We recently attended Bett 2016, the largest education technology convention in Europe where the latest innovations in education technology are displayed every year.
We noticed a few trends in technology made for the classroom, as well as learned a thing or two about maneuvering in an event of this size as a creator of technology.
Around every corner of the conference, it was clear that interactive screens and projectors are becoming a big part of the educational environment. In particular, interactive touch screens seemed to be the ever-present gadget at all the major booths, such as Promethean, Smart, Sony, and Samsung.
However, it became clear that giving a persuasive presentation of these devices is no easy feat. Since the presenter is usually facing the screen, instead of the crowd, connecting with your audience becomes a hard nut to crack. One could fear that this scenario will play out similarly in the classrooms as well.
Another all-encompassing trend were initiatives formed to get both primary school- and high school-aged students—and even teachers—to learn to programme. These projects came in various forms, from Pi-top, a laptop shell for the Raspberry Pi mini-computer, to robotics equipment and coding challenges.
These trends were most impressively represented by BBC and Microsoft’s cooperation to equip every student in the UK attending 7th grade with their palm-sized micro:bits computers.
Another frequently seen trend was a range of attempts to use game-based learning. Loads of booths presented their unique way of getting kids to learn math or help them with reading disabilities through a gamified user interface. This way of using digital technology seems to be a tool that could have impressive results.
This is especially true for students who might not be suited for traditional teaching formats, because let’s face it, even adults find it boring to sit and listen to someone talk for hours on end.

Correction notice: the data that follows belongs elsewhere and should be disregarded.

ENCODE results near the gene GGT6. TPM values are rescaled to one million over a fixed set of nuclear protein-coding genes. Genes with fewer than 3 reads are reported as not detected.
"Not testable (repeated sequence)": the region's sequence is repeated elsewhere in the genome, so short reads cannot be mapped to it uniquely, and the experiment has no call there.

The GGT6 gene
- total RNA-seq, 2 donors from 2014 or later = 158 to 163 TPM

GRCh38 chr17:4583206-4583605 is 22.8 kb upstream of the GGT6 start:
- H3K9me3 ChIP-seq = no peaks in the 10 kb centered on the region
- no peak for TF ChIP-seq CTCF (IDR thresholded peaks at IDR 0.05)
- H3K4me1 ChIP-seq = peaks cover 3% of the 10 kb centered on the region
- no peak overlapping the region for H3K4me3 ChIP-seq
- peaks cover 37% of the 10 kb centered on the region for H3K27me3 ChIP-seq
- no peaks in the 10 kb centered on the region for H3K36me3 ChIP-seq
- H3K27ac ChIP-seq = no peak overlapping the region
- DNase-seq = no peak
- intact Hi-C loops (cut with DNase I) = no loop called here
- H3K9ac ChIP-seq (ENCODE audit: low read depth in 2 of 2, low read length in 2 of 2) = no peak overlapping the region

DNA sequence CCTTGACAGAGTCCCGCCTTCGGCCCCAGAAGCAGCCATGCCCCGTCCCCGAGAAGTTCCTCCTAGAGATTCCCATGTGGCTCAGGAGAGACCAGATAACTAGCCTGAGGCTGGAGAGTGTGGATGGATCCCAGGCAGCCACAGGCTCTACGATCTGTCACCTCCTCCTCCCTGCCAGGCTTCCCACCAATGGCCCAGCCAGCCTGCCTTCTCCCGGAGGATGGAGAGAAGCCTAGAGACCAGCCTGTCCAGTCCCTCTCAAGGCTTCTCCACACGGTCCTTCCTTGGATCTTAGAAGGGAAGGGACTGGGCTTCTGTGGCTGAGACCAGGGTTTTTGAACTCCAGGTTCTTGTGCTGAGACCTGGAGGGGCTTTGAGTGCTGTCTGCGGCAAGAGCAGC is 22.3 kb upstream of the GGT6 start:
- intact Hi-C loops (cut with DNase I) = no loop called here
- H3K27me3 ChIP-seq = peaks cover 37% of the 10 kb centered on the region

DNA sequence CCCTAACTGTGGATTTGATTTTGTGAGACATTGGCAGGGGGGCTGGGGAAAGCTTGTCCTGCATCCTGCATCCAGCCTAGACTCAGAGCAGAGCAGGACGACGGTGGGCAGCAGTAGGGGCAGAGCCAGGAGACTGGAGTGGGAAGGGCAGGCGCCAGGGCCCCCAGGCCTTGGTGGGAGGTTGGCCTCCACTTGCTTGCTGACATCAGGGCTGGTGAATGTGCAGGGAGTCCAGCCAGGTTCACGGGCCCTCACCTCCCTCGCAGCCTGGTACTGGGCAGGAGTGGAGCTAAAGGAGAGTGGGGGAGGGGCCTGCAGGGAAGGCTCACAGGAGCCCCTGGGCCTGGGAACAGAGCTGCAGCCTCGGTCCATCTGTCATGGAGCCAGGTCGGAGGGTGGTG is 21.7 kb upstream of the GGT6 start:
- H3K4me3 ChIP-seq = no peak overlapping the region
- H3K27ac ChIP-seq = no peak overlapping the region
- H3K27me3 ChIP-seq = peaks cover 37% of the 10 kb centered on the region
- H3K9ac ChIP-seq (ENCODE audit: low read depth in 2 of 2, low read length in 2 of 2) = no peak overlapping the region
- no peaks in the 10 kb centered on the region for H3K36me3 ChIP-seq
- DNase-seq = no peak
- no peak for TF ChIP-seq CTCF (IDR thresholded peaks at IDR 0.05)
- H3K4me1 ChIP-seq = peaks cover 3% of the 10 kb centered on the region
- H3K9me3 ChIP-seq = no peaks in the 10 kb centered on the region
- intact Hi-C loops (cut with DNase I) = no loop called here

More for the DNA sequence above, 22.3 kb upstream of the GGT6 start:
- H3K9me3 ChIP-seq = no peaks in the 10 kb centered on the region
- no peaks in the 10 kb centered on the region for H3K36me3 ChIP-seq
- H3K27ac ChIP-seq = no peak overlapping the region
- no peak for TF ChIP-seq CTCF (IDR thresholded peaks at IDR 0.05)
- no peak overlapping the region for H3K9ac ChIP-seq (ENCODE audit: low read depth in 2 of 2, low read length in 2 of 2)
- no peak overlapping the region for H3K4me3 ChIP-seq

From the perspective of technology creators looking to succeed at Bett, we discovered a couple key lessons everyone creating technology for the classroom should know.
A general requirement for all things in education is simplicity. A long list of features is compelling on paper, but when a range of different people from very young students to mature teachers need to use the devices in the classroom, the user interface and simplicity become the driving factors.
Solving issues in a simple way seems to be the way forward if these products are to actually be used in the educational setting, whether the forum is the primary school classroom or the university lecture hall.
We’ve grown more confident that Airtame could help both students and teachers connect to screens easily and will continue to develop uncomplicated software interfaces, as well as avoid extra unnecessary features.
It’s easy to blend in with the vast number of impressive booths at a conference like Bett. To stand out, one must have a truly unique product and make sure to demonstrate this in an eye-catching way.
Again, simplicity is key.
You need to give the crowd a sense of how your product can empower students and teachers within the first few seconds of your demonstration. This way you can also gain the attention of by-passers looking to trawl through the conference quickly and give them the full knowledge of how your product can help them get a better learning environment.